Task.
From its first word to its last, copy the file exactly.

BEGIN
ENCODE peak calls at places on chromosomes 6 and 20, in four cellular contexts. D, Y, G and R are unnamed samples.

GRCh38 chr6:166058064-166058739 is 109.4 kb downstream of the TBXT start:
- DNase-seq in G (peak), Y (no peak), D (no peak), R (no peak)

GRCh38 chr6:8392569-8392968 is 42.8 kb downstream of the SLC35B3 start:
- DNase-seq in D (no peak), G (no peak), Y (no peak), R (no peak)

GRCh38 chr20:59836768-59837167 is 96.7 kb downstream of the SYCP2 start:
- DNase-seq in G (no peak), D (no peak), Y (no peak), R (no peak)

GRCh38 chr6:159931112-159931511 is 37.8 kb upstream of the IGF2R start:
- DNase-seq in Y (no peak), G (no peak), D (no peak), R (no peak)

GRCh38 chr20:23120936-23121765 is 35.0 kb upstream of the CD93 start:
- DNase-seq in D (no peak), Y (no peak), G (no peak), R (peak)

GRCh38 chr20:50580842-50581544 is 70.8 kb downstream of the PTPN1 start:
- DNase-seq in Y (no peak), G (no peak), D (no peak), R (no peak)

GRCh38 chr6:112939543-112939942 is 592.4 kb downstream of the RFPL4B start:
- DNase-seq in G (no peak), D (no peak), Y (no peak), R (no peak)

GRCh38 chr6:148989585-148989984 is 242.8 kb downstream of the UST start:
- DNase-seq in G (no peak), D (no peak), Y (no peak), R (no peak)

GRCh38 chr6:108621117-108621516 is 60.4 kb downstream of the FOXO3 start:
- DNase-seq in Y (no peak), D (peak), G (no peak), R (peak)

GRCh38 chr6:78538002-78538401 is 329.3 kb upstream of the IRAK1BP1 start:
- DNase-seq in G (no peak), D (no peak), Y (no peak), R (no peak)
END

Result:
ENCODE peak calls at places on chromosomes 6 and 20, in four cellular contexts. D, Y, G and R are unnamed samples.

GRCh38 chr6:166058064-166058739 is 109.4 kb downstream of the TBXT start:
- DNase-seq in G (peak), Y (no peak), D (no peak), R (no peak)

GRCh38 chr6:8392569-8392968 is 42.8 kb downstream of the SLC35B3 start:
- DNase-seq in D (no peak), G (no peak), Y (no peak), R (no peak)

GRCh38 chr20:59836768-59837167 is 96.7 kb downstream of the SYCP2 start:
- DNase-seq in G (no peak), D (no peak), Y (no peak), R (no peak)

GRCh38 chr6:159931112-159931511 is 37.8 kb upstream of the IGF2R start:
- DNase-seq in Y (no peak), G (no peak), D (no peak), R (no peak)

GRCh38 chr20:23120936-23121765 is 35.0 kb upstream of the CD93 start:
- DNase-seq in D (no peak), Y (no peak), G (no peak), R (peak)

GRCh38 chr20:50580842-50581544 is 70.8 kb downstream of the PTPN1 start:
- DNase-seq in Y (no peak), G (no peak), D (no peak), R (no peak)

GRCh38 chr6:112939543-112939942 is 592.4 kb downstream of the RFPL4B start:
- DNase-seq in G (no peak), D (no peak), Y (no peak), R (no peak)

GRCh38 chr6:148989585-148989984 is 242.8 kb downstream of the UST start:
- DNase-seq in G (no peak), D (no peak), Y (no peak), R (no peak)

GRCh38 chr6:108621117-108621516 is 60.4 kb downstream of the FOXO3 start:
- DNase-seq in Y (no peak), D (peak), G (no peak), R (peak)

GRCh38 chr6:78538002-78538401 is 329.3 kb upstream of the IRAK1BP1 start:
- DNase-seq in G (no peak), D (no peak), Y (no peak), R (no peak)